Crews recently finished working on the bridge. Only afterward did I realize what they were up to.
I photographed this from the adjacent south fishing pier. I was here early on a Sunday morning hanging out with some fishermen while I took a bunch of photos.
The colors are always changing, so I’ll probably post another one with a different color. I used Skylum’s Luminar 4 to process this. As part of that, I used the new AI sky replacement tool to add stars. Typically there’s too much light pollution to see the sky in all it’s glory. But in the days of AI, that’s no longer a problem, at least concerning post-processing.
I took this about five years ago on one of my visits back to where I grew up. But as they say, home is where the heart is.
Never in a million years would I have imagined I’d end up in Florida. But here I am, and the longer I’m out here, the more I need to go back to the Pacific for little trips to recharge. Maybe I miss the mountains and evergreens which we don’t have in the sunshine state.
There’s a reason they call it the Skyway Bridge. I like to think it has something to do with the sky. I’m just saying.
I remember taking this after an afternoon rain. I pointed the camera from a rest stop along the highway facing northwest. I’ve been using different lenses lately, but I think I’ll bring this old 24-240mm along with me more often. By the way, this is a fifteen-second exposure, so it must have been quite dark.
According to the EXIF information on the photo, I took this on July 16th at 8:00 pm. But I think it’s wrong because the sun sets around 8:30 at that time of year. I think the clock in my camera was off by an hour, and it was actually 9:00 pm. Inquiring minds need to know; I’m just saying.
This is street photography, even though it’s in a park. The idea is to freeze a moment in time to preserve the essence of movement, place, and people. Street scenes are studies; they take something fluid and solidify to be examined in detail later. In scenes like this, I see things that were not apparent at the time. I think there is value in that, like maybe an appreciation for the multitude and beauty of things unnoticed.
Anyway, if you go to my gallery and enter the keyword “ManateeAvenueBridge” in the search, you’ll get all the versions of this bridge I’ve taken over the years. In another five or ten years I’ll probably have quite the collection. Then they can rename the bridge after me. It will be called the Rick Bridge, or not.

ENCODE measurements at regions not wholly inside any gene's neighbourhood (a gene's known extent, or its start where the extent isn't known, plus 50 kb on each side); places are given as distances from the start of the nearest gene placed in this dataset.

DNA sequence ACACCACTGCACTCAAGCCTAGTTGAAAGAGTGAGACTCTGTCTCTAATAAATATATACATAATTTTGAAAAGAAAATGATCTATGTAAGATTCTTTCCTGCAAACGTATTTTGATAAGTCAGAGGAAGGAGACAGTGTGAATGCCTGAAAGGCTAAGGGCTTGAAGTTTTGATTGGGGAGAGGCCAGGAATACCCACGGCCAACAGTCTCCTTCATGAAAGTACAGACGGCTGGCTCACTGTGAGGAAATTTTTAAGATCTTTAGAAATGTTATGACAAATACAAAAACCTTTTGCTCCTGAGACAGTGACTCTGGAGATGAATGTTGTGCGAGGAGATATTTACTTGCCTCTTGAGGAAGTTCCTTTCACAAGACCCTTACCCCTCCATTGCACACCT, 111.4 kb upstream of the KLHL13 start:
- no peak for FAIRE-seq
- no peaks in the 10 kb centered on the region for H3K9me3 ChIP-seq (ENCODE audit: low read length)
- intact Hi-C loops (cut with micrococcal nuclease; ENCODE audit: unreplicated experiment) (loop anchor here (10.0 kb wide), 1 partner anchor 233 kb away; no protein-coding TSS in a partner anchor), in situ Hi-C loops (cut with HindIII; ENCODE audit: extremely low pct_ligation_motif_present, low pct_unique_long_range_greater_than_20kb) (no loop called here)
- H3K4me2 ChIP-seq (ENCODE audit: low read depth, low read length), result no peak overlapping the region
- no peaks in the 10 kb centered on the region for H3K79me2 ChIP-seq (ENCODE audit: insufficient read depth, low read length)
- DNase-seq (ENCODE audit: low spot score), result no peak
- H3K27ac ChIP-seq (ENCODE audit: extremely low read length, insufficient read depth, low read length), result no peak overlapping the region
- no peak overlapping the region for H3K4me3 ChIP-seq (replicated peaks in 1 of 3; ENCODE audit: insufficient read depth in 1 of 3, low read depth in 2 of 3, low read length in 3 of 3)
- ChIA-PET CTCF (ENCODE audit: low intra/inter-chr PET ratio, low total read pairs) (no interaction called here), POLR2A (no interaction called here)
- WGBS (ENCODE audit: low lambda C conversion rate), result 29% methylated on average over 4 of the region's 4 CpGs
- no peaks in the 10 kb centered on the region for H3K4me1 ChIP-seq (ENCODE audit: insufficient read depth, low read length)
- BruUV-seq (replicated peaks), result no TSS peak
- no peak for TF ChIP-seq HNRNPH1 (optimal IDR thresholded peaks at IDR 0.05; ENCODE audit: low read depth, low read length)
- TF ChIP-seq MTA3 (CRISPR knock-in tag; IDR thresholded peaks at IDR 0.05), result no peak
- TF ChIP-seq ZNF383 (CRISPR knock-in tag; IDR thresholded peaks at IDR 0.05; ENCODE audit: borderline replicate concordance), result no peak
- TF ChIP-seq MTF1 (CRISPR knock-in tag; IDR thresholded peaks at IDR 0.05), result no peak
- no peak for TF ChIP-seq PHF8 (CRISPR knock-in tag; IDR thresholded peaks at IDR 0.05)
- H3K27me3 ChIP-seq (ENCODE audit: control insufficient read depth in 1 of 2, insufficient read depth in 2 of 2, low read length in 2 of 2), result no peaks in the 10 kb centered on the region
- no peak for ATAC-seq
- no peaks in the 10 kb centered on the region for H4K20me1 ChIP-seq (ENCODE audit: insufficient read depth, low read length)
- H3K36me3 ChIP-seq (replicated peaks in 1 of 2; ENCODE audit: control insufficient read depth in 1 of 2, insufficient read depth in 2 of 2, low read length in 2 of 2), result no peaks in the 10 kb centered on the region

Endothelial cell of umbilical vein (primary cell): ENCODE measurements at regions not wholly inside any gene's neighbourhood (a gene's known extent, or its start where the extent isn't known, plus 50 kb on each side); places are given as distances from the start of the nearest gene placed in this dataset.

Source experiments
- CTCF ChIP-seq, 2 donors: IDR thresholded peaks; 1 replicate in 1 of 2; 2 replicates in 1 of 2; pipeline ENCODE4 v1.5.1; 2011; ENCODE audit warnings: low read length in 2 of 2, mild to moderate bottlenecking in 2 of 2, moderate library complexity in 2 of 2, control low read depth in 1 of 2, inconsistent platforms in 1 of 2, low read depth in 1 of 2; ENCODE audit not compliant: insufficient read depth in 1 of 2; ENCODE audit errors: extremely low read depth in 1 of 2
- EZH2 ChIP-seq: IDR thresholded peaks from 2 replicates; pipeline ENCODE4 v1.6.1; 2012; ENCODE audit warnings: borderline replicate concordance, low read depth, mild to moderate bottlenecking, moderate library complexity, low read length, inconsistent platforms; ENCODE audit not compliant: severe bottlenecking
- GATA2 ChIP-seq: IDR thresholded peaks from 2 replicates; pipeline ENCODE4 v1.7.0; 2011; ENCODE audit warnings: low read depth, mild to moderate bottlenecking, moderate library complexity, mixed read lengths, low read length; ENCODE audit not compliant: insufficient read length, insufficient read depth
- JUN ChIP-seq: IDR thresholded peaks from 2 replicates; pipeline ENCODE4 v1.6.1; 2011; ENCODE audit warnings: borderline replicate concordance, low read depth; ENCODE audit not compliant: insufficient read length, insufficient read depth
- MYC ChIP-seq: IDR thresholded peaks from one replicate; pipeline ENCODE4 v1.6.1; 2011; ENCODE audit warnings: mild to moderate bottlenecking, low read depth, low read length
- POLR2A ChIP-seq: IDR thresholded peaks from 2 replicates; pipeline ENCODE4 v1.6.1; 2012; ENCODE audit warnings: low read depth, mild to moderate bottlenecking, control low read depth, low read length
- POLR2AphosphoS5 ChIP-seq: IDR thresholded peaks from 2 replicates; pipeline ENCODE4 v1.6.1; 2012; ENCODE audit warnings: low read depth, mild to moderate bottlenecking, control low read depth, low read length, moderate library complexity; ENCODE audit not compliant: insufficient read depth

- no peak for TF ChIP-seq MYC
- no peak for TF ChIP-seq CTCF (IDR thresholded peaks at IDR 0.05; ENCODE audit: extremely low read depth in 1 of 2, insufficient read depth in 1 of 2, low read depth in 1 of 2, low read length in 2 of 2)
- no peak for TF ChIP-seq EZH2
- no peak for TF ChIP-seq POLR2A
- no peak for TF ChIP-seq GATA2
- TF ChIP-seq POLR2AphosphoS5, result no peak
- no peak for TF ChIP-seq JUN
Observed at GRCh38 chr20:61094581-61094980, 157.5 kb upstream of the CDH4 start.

I take a lot of pictures of this bridge because it’s so close to home. It’s the biggest thing around, way bigger than a bread box.
Do people still use bread boxes these days? Whenever I buy bread, it goes in the freezer. But I digress; the bridge is the biggest thing around, so it’s the center of a lot of attention. I’m all about iconic photos close to home like this.
This photo, in particular, is a long exposure that was taken with an ND filter. The picture is 46 seconds long which is why the water appears flat. Usually, I might use Photoshop to create the same effect, but in this case, there is little, if any, Photoshop involved.
The new bridge at Robinson Preserve presents an open invitation to cross over to a winding trail with ponds, marshes, and wildlife on all sides.
The image I posted yesterday was not far from this spot, but the weather could not have been more different. That image was on a foggy morning, and this is at the end of the day. The light in each tells an entirely different story.
As usual, the story is mostly in our mind. With these types of landscape images, we all see the same thing, yet we fill in different details. And, as with life, we perceive in it what we want to see. I think self-projection is one of the purposes of art, to allow us to muse upon things that are reflections of ourselves.
This bridge is a commuter’s nightmare, but before dawn on the weekend, it can look pretty awesome.
It’s amazing how smooth the water looks in a long exposure. I could shoot these all morning if the sun didn’t rise. But, as the saying goes, the son also rises. Actually, that saying doesn’t apply, and I’m mixing metaphors, but we’re all friends here.
They say this bridge needs to be replaced. It’s over fifty years old and, as I mentioned, the traffic on it sucks. But, there is a bright side. Getting stuck on a bridge in Florida is not so bad; you just roll down the window, crank up the tunes, and enjoy the scenery.
I took this on that windy January weekend in Tampa Bay. Contrary to popular belief, we do get a little winter weather down here. A little.
When it gets cold in Florida, we complain about it. Basically, we feel entitled to good weather all the time. When it’s not, we get our noses out of joint. Nevermind it’s fifty degrees warmer than up north, we just can’t afford those fancy coats Y’all have. That’s not true, I have one in my closet, somewhere.
Anyway, we had a chilly January. We didn’t get frost or anything, but we did have to put on shoes and long pants. That sucks. But now it’s February and its back to sandals and shorts. See how I say that like it’s the most normal thing in the world? So, for the time being, I have nothing to complain about.